Snapchat’s First Global Campaign Focuses on Friends

It features users in a dozen countries

Snapchat OOH campaign ad featuring Walt Whitman
The campaign comes on the heels of reporting strong financial results. Snapchat
Headshot of Marty Swant

Snapchat wants to tell you who your real friends are.

In its first global campaign, Snap Inc. is highlighting how dozens of pairs of friends and family members around the world use the social media app to keep in touch. The campaign, which rolls out today, was created by Snap’s in-house creative team along with the Brooklyn-based agency SpecialGuest and includes a variety of out-of-home ads along with its first TV spot in key markets and a variety of digital assets.

“This campaign is really about us celebrating friendships and the importance of friendships and the role that friendship plays candidly in our platform,” chief marketing officer Kenny Mitchell said in an interview. “Our platform is really a response to some of the challenges of social media. It became a bit of an escape from social media, where people can really be themselves.”

To find the duos for the campaign, Snap cast a wide net of more than 1,000 Snapchat users and then narrowed it down based on each pair’s story along with criteria that included diversity of location and diversity of backstory.  The videos will also be published on Snap’s YouTube channel.

According to Snap, various aspects of the campaign will appear in a dozen countries: Australia, Brazil, France, Germany, India, Indonesia, Italy, Japan, Malaysia, Spain, the United Kingdom and the United States.

“It was a fun process, the whittling down,” Mitchell said, “but it became pretty clear as you started to hear and feel the specialness between these friends and how they stay connected in various ways through the platform.”

Snap is just the latest social media company to feature real users in a campaign aimed at illustrating how its platform drives conversation. Earlier this year, Facebook began a large TV campaign to promote its Groups tool, and Twitter recently began installing out-of-home ads in New York City’s subway system that highlight users’ tweets. Pinterest also recently debuted its first ad campaign that included TV and out-of-home ads.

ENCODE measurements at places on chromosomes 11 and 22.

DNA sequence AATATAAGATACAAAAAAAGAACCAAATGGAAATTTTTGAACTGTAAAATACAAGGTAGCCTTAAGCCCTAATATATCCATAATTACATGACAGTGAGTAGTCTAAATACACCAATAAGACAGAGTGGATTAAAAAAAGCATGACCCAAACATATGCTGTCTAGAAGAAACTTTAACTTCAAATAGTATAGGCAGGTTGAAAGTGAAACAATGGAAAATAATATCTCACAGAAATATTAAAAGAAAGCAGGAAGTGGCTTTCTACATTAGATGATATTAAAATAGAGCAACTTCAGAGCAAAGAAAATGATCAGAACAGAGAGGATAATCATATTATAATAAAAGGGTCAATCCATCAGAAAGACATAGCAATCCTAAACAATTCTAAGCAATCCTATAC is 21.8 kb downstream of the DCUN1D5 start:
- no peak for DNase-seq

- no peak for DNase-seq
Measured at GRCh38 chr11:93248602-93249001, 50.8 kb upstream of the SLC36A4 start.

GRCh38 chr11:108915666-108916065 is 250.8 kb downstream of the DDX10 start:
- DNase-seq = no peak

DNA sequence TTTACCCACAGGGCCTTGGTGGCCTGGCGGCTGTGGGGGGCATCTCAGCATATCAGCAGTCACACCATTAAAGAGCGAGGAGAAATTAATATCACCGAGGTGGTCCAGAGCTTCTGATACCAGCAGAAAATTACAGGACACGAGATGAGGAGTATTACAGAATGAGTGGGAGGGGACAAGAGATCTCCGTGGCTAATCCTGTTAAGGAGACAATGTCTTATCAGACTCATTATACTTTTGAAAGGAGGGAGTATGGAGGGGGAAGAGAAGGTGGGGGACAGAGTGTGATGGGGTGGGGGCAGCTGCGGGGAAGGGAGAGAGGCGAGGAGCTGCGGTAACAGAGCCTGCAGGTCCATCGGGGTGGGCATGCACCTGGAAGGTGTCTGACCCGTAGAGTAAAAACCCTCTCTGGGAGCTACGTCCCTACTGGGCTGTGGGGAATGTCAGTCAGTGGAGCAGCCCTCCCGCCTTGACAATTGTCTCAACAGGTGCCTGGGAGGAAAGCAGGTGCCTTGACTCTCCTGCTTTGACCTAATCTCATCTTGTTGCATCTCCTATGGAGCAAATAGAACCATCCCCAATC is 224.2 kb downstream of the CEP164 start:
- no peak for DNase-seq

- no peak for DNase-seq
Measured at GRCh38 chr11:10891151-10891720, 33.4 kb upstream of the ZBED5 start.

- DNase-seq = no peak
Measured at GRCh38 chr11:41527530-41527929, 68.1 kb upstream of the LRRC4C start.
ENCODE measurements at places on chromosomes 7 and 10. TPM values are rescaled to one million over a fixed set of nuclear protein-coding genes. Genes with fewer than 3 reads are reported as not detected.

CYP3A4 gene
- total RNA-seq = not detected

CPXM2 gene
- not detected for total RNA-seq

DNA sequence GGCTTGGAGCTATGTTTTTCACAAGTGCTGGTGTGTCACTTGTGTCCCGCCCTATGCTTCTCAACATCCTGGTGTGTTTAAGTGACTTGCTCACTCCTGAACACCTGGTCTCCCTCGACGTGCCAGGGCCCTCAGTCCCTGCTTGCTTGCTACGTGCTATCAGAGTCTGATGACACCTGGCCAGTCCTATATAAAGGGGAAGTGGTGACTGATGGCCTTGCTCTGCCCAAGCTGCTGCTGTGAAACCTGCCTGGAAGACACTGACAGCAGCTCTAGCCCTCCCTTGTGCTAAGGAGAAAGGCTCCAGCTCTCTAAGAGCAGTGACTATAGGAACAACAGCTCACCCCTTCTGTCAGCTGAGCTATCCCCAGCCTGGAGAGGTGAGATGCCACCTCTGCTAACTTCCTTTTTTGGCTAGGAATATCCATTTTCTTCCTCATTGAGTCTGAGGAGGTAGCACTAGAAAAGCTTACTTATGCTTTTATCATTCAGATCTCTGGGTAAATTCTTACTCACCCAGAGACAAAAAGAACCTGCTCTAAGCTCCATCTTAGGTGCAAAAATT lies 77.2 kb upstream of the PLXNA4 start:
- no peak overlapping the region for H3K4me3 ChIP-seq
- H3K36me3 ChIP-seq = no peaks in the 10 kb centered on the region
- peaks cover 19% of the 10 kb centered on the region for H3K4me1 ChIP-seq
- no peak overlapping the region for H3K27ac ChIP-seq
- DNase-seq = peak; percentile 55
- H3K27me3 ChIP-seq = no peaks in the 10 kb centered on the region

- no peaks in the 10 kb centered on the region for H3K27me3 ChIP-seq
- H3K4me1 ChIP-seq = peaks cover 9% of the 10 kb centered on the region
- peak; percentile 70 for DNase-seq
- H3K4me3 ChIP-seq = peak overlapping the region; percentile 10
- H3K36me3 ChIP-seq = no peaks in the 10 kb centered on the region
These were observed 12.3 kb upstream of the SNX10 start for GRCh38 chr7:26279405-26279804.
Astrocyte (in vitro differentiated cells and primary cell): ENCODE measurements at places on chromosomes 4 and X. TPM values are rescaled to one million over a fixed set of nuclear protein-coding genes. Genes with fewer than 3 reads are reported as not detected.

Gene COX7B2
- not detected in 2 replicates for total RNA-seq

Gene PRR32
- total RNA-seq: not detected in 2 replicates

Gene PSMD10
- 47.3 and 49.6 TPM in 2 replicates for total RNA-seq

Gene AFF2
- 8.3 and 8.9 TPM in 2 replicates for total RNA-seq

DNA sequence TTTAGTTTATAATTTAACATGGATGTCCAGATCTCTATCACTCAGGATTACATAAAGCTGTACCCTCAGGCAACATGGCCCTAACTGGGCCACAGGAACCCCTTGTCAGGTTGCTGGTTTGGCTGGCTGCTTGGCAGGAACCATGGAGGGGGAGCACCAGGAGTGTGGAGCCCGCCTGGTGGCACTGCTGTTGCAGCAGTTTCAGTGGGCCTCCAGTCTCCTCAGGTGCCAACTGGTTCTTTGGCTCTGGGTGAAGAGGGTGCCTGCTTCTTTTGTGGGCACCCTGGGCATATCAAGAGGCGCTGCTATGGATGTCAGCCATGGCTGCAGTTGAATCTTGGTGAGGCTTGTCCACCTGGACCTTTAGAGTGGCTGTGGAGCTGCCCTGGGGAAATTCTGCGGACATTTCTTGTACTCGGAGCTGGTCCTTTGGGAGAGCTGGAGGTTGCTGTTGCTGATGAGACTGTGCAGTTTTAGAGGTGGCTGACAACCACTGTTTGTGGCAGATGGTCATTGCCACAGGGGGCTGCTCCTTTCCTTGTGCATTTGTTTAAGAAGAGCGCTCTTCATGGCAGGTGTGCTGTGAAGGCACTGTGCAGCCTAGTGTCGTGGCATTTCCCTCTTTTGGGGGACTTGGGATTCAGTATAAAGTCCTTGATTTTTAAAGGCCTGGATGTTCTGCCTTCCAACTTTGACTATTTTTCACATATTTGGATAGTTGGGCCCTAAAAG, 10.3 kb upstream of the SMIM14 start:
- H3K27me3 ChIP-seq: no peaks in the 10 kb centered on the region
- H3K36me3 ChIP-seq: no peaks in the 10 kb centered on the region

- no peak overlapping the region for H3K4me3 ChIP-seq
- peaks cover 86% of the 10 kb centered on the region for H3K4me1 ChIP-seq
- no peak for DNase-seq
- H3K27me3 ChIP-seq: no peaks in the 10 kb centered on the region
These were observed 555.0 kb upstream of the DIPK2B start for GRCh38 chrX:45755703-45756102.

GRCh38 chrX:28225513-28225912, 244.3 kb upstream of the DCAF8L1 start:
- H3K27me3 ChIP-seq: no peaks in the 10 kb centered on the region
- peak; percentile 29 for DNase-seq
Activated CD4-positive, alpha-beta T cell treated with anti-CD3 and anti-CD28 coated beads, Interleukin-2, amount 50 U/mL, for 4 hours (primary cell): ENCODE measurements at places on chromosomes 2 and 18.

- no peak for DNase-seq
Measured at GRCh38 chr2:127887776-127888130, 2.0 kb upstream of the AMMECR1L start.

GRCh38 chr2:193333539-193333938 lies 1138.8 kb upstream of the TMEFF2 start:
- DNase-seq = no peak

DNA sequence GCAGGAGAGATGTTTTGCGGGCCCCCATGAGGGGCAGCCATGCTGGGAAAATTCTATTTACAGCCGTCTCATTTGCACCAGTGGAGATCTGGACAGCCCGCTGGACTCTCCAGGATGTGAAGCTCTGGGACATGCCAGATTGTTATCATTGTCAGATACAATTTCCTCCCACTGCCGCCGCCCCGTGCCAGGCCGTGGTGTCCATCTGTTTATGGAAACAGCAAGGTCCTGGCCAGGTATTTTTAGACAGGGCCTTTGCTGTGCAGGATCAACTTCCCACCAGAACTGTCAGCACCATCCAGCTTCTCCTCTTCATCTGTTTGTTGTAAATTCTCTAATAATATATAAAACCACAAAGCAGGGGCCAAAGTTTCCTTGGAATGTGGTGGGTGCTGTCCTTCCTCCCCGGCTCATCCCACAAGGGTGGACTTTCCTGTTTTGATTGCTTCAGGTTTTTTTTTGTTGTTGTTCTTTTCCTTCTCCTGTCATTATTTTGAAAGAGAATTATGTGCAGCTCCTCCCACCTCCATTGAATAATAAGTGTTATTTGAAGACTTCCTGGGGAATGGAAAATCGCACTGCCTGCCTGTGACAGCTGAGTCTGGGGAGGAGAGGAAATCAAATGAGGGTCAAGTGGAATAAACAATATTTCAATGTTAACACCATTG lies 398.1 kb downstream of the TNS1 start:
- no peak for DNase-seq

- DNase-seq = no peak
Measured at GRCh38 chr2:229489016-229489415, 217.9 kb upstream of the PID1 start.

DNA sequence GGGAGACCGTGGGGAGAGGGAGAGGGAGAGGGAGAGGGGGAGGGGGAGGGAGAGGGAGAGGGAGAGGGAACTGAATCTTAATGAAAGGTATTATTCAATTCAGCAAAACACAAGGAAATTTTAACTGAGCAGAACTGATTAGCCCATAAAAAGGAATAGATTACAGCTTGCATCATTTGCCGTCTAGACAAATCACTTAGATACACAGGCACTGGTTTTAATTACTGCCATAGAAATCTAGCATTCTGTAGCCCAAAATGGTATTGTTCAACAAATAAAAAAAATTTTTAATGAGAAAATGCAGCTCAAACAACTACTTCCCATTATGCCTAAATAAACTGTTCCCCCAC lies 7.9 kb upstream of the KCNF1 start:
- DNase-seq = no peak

Snap’s campaign comes on the heels of reporting strong financial results. Last week, the company reported it had 203 million daily active users at the end of the second quarter of 2019, up from 190 million in the first quarter. Revenue also grew to $388 million for a 48% year-over-year increase. The results led to a surge in the company’s stock, with share prices going over the IPO debut price for the first time.

As a teaser for the campaign, Snap has placed quotes about friendship from famous figures from the past in various print and digital media channels. Those quoted include Marilyn Monroe, Mahatma Gandhi and Aristotle—who were gone long before Snapchat was invented. Others are from people who are still very much alive, such as the singer Joan Jett.

Snap is also trying to invade Instagram by partnering with dozens of “quotefluencers,” which will take over popular hashtags like #realfriends and #friendshipquotes with posts that feature Snap’s yellow along with a quote about friendship and a photo of the Snap ghost so that the hashtags are flooded in Snap yellow.

Insights for the campaign came from Snap’s recent “Friendship Report,” a study conducted along with Protein Agency to understand how friendships are influenced by culture, age and technology. The report—which was came out of survey responses from 10,000 people ages 13-75 in a number of countries—found that a person’s average social circle consists of just 4.3 “best friends,” along with 7.2 “good friends” and 20.4 acquaintances.

The low numbers are a stark contrast to the high volume of “friends” or “followers” that people often have on other social media platforms, where a person might have hundreds or thousands of people in their network. The results also mirror what Snap has often said about itself and the differentiation between the company and its competitors.

@martyswant Marty Swant is a former technology staff writer for Adweek.